You have a problem. You are a plant, you live in a desert, and you have no roots – at least not any that can absorb water, which is a bit of an issue out here. What do you do?

If you’re the moss Syntrichia caninervis, you solve this problem by turning your water collection system upside-down, according to the authors of a new paper in Nature Plants. In a strategy that echoes that of the lichens who can survive on the moisture from fog, this moss has evolved moisture-trapping antennae called awns at the tips of its leaves. Their structure harnesses physics so powerful that even if the plant itself is inverted, the awns can hoist water against gravity. The principles of the system are reminiscent of the wind traps described in Frank Herbert’s Dune. Planetary ecologist Liet-Kynes would no doubt approve.

Here is one of the lead authors discussing the findings and some excellent videos of the plant’s abilities:

S. caninervis is diminutive, standing just three to eight millimeters high. But what it lacks in stature, it makes up for in toughness. It lives in some of the harshest deserts of the world, from the sizzling, Joshua-tree spiked Mojave of the U.S. southwest (the driest in North America) to the remote Gurbantunggut Desert of China, which contains the point farthest from any marine coastline in the world.

There, the moss’s shoots huddle together for dear life, covering the soil as part of the celebrated “biological soil crust” which stabilizes desert soil and protect the many other life forms who live there (If you’ve spent any time in America’s deserts, you’ve likely been admonished, “Don’t bust the crust”). When dry, the moss appears dark brown or black, but when moistened, seems to magically green within seconds.

The moss has complementary ways of catching water at four different scales. First, there are nanogrooves with a shape that catalyzes the condensation of water vapor into liquid when humidity is high. Next, the awns also possess larger but still tiny microgrooves whose shape and size are optimized to catch the pre-condensed water droplets of fog or cloud. Third, the antennae are conically-shaped and so funnel droplets that have reached sufficient size through either of the above methods toward the leaf at their base. Finally, a network of flexible awns and leaves works to absorb the energy of impact and suppress splashing when a raindrop hits the plant. Splashing that does occur tends to travel less than it would upon hitting the ground and to therefore hit nearby awns and leaves, where it is quickly absorbed.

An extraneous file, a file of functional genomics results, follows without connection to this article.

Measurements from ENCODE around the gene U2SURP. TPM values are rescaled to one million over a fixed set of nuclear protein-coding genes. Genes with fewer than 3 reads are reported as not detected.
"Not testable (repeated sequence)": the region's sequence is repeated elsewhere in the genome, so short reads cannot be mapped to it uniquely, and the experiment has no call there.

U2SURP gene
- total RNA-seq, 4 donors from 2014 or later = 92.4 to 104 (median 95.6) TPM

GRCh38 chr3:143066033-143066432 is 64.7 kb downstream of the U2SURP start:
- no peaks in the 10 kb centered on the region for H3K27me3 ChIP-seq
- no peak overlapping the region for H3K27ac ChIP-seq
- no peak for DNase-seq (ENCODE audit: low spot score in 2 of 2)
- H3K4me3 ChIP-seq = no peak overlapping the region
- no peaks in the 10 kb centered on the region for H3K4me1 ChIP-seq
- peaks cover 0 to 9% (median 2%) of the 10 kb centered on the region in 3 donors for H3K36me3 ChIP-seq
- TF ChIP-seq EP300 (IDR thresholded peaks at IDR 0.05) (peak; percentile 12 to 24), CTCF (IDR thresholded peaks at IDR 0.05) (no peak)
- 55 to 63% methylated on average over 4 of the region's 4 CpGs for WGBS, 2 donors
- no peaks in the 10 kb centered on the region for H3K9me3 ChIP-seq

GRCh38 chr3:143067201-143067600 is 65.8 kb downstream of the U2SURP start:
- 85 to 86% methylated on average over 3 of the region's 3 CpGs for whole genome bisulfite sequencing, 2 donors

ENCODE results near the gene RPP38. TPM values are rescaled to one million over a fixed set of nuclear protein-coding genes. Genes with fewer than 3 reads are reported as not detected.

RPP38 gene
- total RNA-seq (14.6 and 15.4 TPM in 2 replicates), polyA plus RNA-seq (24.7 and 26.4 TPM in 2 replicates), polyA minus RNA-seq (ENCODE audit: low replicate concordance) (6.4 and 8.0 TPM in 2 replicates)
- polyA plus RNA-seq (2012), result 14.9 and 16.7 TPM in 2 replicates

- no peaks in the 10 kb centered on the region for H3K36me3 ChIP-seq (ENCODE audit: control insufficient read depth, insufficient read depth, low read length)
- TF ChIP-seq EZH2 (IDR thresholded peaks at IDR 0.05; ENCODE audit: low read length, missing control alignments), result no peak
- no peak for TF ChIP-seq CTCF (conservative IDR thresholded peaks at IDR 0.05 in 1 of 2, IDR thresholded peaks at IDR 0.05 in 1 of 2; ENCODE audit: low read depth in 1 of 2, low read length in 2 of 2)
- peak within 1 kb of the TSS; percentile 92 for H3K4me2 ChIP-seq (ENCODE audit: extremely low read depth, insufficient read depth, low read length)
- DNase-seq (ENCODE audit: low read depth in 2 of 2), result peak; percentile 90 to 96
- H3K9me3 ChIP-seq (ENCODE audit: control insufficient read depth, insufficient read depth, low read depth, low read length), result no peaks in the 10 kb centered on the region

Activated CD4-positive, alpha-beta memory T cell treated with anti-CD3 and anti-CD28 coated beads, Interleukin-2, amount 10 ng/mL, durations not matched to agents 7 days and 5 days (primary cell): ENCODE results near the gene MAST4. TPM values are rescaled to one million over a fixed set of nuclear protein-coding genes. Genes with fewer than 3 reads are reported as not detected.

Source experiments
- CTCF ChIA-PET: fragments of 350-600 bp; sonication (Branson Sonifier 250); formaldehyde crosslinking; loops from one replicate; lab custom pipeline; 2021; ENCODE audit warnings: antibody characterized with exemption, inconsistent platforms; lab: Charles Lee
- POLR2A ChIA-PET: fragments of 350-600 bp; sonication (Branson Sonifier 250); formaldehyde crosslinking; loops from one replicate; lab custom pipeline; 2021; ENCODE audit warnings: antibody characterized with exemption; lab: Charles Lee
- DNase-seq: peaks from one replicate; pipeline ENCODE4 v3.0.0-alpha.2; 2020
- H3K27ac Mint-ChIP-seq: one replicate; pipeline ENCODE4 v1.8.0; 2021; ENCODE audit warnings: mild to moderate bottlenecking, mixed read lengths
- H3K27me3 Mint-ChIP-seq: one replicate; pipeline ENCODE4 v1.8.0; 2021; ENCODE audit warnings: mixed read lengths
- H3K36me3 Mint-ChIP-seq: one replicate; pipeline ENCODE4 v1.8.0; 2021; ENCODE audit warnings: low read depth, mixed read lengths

In addition, barbs that line the awn and cluster randomly along it seem to act as staging areas for droplets accumulating along nanogrooves or microgrooves until the drops reach a size large enough to be funneled to the leaf by the conical shape of the awn.

Scanning electron micrographs of the surface of an awn of S. caninervis, showing barbs. Credit: Pan et al. 2016.

When they finally do so, they are sucked down quickly, as you saw. Meanwhile, the barb cluster starts growing a new droplet.

Of course, assets can also be liabilities. Awns greatly improve the moss’s ability to harvest water when it’s moist, but they also speed water loss when things are drying. But for a moss, that’s no problem. They are one of the few plants that possess poikilohydry: the ability survive dessication. If you’ve ever noticed what happens to a houseplant you allow to dessicate, you know this is a super-power indeed.

Still, a plant in suspended animation in a place where water is rare needs a way to quickly capitalize on moisture when it does appear. For this moss, awns are vital to tapping the fleeting supply, and milking it for all it’s worth. That a key to survival in such a withering environment is a delicate tendril of tissue is one of life's beautiful ironies.


Pan, Zhao, William G. Pitt, Yuanming Zhang, Nan Wu, Ye Tao, and Tadd T. Truscott. "The upside-down water collection system of Syntrichia caninervis." Nature Plants 2 (2016): 16076.